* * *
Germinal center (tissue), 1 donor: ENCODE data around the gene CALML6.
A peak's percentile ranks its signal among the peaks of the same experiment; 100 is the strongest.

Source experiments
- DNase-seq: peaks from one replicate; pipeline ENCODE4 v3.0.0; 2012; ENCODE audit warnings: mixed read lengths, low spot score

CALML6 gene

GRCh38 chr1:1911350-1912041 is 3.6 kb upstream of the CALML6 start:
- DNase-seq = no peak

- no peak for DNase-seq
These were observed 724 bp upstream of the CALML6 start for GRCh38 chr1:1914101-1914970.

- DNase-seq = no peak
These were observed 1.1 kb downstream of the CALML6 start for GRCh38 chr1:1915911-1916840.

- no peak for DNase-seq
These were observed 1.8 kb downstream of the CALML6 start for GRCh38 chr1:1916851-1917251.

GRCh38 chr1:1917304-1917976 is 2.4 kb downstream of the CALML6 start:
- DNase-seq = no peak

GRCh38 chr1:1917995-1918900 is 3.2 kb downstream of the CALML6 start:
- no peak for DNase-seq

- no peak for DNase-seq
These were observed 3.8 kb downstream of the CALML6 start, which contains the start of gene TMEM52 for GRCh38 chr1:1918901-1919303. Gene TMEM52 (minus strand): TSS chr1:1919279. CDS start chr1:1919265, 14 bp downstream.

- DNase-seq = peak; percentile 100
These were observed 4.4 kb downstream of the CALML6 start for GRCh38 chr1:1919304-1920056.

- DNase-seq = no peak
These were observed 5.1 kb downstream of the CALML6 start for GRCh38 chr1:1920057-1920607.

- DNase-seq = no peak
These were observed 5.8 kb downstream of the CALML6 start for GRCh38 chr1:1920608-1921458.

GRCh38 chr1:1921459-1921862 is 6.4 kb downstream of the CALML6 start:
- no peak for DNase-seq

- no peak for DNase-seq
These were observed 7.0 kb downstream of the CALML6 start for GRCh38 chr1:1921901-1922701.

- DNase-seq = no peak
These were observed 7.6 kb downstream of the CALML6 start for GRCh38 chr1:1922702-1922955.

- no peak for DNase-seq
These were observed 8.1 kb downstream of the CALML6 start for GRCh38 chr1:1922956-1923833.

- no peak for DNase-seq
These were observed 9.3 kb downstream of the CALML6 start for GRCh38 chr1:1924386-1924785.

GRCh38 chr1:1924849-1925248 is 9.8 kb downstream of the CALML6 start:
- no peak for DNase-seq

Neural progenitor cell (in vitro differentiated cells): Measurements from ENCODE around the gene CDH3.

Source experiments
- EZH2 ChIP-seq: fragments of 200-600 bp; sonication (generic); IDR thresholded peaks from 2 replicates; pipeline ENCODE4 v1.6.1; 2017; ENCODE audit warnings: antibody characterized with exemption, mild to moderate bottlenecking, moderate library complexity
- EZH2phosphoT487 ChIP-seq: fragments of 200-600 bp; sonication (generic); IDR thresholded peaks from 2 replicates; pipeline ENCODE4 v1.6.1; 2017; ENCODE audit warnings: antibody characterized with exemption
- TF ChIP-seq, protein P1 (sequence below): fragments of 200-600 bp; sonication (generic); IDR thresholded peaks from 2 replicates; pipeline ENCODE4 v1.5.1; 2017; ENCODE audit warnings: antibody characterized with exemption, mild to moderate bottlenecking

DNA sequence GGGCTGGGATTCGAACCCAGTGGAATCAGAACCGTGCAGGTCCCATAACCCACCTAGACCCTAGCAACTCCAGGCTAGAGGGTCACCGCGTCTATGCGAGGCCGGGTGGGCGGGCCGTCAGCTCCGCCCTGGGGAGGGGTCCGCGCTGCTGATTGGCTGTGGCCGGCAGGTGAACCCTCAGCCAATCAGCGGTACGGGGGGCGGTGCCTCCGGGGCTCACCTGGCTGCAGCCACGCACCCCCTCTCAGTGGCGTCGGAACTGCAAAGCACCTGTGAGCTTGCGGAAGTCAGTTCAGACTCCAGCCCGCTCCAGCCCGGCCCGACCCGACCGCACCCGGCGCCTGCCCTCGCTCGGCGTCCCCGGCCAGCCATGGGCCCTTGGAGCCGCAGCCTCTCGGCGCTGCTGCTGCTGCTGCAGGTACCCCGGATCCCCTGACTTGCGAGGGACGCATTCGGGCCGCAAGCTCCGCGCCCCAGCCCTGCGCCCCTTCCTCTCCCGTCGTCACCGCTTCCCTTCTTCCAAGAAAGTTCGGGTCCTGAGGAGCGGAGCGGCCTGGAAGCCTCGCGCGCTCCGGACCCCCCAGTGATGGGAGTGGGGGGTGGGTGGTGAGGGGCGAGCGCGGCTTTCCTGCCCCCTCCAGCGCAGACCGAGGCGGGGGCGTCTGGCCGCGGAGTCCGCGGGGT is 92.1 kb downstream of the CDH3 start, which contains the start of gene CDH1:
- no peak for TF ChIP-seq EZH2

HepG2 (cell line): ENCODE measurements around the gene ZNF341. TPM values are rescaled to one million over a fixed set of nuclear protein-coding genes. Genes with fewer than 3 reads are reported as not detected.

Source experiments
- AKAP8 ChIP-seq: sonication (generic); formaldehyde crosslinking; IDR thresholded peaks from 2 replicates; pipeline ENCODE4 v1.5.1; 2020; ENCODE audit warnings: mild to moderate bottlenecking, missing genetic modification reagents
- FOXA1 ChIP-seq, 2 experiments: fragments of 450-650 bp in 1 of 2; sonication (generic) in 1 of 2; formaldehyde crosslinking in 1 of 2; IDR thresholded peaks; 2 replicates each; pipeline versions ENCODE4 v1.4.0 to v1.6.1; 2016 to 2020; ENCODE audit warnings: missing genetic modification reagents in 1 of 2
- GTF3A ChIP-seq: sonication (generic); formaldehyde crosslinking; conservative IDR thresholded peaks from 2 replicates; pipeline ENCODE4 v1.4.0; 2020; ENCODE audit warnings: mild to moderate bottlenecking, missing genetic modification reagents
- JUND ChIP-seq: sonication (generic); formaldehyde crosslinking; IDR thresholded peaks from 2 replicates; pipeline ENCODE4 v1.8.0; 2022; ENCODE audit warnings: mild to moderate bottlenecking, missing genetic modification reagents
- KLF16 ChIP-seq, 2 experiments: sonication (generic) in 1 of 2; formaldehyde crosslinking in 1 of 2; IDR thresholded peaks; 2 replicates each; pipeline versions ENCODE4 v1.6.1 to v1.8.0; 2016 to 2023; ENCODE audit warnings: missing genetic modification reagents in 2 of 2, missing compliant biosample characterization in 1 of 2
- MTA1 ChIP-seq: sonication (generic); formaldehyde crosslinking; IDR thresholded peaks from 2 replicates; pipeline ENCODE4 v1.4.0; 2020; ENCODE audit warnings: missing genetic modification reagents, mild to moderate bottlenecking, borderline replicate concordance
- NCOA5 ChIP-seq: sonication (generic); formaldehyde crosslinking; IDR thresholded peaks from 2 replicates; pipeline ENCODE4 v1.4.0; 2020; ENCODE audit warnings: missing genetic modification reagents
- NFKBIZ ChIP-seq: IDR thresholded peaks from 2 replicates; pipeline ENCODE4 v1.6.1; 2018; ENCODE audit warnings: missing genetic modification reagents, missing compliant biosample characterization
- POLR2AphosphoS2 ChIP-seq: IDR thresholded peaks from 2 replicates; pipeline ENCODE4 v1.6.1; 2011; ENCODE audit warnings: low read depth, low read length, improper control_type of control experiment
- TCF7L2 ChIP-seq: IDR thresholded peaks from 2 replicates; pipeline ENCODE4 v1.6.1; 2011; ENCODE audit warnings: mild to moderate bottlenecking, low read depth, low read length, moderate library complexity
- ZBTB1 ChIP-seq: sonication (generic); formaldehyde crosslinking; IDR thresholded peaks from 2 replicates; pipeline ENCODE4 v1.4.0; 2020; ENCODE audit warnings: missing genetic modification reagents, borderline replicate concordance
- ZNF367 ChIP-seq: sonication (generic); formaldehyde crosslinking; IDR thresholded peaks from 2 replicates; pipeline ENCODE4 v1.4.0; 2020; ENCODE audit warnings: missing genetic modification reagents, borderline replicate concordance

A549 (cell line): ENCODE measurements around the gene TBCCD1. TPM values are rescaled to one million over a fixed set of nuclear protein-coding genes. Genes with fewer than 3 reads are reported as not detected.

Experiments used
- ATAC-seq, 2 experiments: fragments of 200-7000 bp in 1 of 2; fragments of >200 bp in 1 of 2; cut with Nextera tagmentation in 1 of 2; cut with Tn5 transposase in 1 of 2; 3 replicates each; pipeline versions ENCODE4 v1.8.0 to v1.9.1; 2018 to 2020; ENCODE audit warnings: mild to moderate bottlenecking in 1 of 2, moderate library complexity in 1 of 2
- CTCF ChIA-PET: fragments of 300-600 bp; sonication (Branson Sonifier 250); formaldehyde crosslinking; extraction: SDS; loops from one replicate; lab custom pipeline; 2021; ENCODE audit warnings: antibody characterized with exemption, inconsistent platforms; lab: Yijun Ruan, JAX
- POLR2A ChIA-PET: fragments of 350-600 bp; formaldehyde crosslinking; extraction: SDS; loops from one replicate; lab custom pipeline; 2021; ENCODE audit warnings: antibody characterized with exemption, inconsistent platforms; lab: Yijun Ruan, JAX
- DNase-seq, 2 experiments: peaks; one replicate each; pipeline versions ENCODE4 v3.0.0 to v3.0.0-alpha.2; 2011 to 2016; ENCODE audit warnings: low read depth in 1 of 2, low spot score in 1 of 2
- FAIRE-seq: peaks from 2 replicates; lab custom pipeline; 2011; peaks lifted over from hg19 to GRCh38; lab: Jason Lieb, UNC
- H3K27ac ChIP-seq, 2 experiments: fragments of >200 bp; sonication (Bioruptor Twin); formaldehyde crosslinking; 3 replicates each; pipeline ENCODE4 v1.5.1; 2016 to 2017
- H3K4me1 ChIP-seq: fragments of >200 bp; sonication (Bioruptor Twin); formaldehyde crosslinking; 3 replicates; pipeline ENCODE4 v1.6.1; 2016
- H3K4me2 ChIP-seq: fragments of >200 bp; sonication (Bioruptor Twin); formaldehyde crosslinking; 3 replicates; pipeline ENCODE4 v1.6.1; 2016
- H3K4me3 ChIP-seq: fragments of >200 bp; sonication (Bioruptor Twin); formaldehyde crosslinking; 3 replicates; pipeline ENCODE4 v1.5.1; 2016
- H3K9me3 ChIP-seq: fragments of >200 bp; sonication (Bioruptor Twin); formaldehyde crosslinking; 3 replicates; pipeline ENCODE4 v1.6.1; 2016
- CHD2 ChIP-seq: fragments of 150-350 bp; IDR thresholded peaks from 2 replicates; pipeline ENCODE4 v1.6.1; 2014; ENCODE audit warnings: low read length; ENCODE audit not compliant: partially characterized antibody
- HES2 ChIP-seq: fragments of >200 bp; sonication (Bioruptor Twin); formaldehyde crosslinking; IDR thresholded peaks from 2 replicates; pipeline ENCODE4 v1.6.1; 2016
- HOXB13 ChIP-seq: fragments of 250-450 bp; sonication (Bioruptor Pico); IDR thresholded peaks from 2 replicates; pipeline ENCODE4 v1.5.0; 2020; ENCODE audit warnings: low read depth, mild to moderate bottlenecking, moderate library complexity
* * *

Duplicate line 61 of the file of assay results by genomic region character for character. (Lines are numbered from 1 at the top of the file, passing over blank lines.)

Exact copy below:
- ATAC-seq, 2 experiments: fragments of 200-7000 bp in 1 of 2; fragments of >200 bp in 1 of 2; cut with Nextera tagmentation in 1 of 2; cut with Tn5 transposase in 1 of 2; 3 replicates each; pipeline versions ENCODE4 v1.8.0 to v1.9.1; 2018 to 2020; ENCODE audit warnings: mild to moderate bottlenecking in 1 of 2, moderate library complexity in 1 of 2